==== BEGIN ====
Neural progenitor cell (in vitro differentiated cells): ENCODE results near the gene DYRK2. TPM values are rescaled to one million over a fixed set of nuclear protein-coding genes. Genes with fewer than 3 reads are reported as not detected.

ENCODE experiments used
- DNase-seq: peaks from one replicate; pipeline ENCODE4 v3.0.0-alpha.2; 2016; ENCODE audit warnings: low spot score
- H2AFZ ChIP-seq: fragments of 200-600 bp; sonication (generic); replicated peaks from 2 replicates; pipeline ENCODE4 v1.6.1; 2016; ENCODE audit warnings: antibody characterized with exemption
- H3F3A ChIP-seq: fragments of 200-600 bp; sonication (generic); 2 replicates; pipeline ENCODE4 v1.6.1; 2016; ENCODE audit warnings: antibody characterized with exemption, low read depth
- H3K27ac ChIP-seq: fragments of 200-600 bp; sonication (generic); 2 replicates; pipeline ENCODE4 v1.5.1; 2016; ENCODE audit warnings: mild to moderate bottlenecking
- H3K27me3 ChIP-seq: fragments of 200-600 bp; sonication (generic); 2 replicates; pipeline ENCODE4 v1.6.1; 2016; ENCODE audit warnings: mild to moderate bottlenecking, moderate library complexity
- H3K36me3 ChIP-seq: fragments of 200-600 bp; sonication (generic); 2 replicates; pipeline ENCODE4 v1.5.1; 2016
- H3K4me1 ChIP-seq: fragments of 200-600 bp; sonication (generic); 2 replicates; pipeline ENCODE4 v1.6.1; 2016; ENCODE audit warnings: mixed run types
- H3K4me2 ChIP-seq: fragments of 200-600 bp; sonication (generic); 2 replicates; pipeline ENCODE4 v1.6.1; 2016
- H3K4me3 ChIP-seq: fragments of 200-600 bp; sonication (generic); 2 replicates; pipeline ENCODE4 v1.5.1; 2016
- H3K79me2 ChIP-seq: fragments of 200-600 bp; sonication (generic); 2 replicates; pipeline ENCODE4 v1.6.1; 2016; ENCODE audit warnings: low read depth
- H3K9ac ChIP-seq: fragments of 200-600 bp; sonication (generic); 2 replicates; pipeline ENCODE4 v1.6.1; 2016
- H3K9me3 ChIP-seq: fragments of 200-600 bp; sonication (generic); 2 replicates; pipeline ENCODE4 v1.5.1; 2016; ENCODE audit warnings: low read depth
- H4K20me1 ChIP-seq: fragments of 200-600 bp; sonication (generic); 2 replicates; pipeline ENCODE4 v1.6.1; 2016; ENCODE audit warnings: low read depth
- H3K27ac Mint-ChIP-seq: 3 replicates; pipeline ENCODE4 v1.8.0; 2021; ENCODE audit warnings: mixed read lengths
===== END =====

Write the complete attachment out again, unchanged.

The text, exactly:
Neural progenitor cell (in vitro differentiated cells): ENCODE results near the gene DYRK2. TPM values are rescaled to one million over a fixed set of nuclear protein-coding genes. Genes with fewer than 3 reads are reported as not detected.

ENCODE experiments used
- DNase-seq: peaks from one replicate; pipeline ENCODE4 v3.0.0-alpha.2; 2016; ENCODE audit warnings: low spot score
- H2AFZ ChIP-seq: fragments of 200-600 bp; sonication (generic); replicated peaks from 2 replicates; pipeline ENCODE4 v1.6.1; 2016; ENCODE audit warnings: antibody characterized with exemption
- H3F3A ChIP-seq: fragments of 200-600 bp; sonication (generic); 2 replicates; pipeline ENCODE4 v1.6.1; 2016; ENCODE audit warnings: antibody characterized with exemption, low read depth
- H3K27ac ChIP-seq: fragments of 200-600 bp; sonication (generic); 2 replicates; pipeline ENCODE4 v1.5.1; 2016; ENCODE audit warnings: mild to moderate bottlenecking
- H3K27me3 ChIP-seq: fragments of 200-600 bp; sonication (generic); 2 replicates; pipeline ENCODE4 v1.6.1; 2016; ENCODE audit warnings: mild to moderate bottlenecking, moderate library complexity
- H3K36me3 ChIP-seq: fragments of 200-600 bp; sonication (generic); 2 replicates; pipeline ENCODE4 v1.5.1; 2016
- H3K4me1 ChIP-seq: fragments of 200-600 bp; sonication (generic); 2 replicates; pipeline ENCODE4 v1.6.1; 2016; ENCODE audit warnings: mixed run types
- H3K4me2 ChIP-seq: fragments of 200-600 bp; sonication (generic); 2 replicates; pipeline ENCODE4 v1.6.1; 2016
- H3K4me3 ChIP-seq: fragments of 200-600 bp; sonication (generic); 2 replicates; pipeline ENCODE4 v1.5.1; 2016
- H3K79me2 ChIP-seq: fragments of 200-600 bp; sonication (generic); 2 replicates; pipeline ENCODE4 v1.6.1; 2016; ENCODE audit warnings: low read depth
- H3K9ac ChIP-seq: fragments of 200-600 bp; sonication (generic); 2 replicates; pipeline ENCODE4 v1.6.1; 2016
- H3K9me3 ChIP-seq: fragments of 200-600 bp; sonication (generic); 2 replicates; pipeline ENCODE4 v1.5.1; 2016; ENCODE audit warnings: low read depth
- H4K20me1 ChIP-seq: fragments of 200-600 bp; sonication (generic); 2 replicates; pipeline ENCODE4 v1.6.1; 2016; ENCODE audit warnings: low read depth
- H3K27ac Mint-ChIP-seq: 3 replicates; pipeline ENCODE4 v1.8.0; 2021; ENCODE audit warnings: mixed read lengths